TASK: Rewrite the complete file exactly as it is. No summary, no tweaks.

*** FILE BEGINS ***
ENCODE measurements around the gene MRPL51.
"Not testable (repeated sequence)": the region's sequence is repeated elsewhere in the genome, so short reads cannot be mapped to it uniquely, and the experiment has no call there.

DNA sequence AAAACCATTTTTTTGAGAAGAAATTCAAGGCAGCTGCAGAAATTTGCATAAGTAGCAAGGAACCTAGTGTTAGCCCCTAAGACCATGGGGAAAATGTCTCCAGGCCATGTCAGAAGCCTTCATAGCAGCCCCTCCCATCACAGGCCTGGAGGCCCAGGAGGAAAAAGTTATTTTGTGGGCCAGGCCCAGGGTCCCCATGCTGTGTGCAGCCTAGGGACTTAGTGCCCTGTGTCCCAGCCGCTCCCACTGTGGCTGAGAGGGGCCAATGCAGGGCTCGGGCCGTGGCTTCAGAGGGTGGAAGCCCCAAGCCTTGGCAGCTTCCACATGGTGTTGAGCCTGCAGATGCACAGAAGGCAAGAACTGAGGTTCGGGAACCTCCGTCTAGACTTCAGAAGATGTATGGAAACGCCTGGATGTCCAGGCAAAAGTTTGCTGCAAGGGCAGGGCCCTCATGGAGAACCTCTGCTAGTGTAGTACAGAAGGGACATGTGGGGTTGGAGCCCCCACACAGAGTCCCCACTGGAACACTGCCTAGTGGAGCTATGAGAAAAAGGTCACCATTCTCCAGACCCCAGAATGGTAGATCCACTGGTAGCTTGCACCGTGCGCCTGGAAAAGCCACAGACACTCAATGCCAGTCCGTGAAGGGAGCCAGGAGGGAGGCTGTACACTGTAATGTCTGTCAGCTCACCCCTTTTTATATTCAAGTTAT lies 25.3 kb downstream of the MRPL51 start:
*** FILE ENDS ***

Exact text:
ENCODE measurements around the gene MRPL51.
"Not testable (repeated sequence)": the region's sequence is repeated elsewhere in the genome, so short reads cannot be mapped to it uniquely, and the experiment has no call there.

DNA sequence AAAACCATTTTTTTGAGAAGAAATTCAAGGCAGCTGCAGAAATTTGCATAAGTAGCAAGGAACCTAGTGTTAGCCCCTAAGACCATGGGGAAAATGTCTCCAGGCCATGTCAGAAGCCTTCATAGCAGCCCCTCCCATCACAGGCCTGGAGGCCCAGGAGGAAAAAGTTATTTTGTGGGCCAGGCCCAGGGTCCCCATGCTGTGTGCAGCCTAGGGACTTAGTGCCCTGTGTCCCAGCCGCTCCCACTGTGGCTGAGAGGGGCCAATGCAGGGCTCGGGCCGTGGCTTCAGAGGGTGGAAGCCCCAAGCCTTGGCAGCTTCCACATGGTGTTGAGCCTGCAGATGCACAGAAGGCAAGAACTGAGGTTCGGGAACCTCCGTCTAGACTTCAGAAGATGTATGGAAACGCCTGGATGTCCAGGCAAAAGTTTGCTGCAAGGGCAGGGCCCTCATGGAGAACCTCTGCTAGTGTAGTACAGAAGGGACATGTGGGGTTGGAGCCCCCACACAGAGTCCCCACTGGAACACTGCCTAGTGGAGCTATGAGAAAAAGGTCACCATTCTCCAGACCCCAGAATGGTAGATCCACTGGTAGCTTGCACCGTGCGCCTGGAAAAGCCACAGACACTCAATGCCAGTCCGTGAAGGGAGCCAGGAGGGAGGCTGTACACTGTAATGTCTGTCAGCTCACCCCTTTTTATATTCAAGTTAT lies 25.3 kb downstream of the MRPL51 start: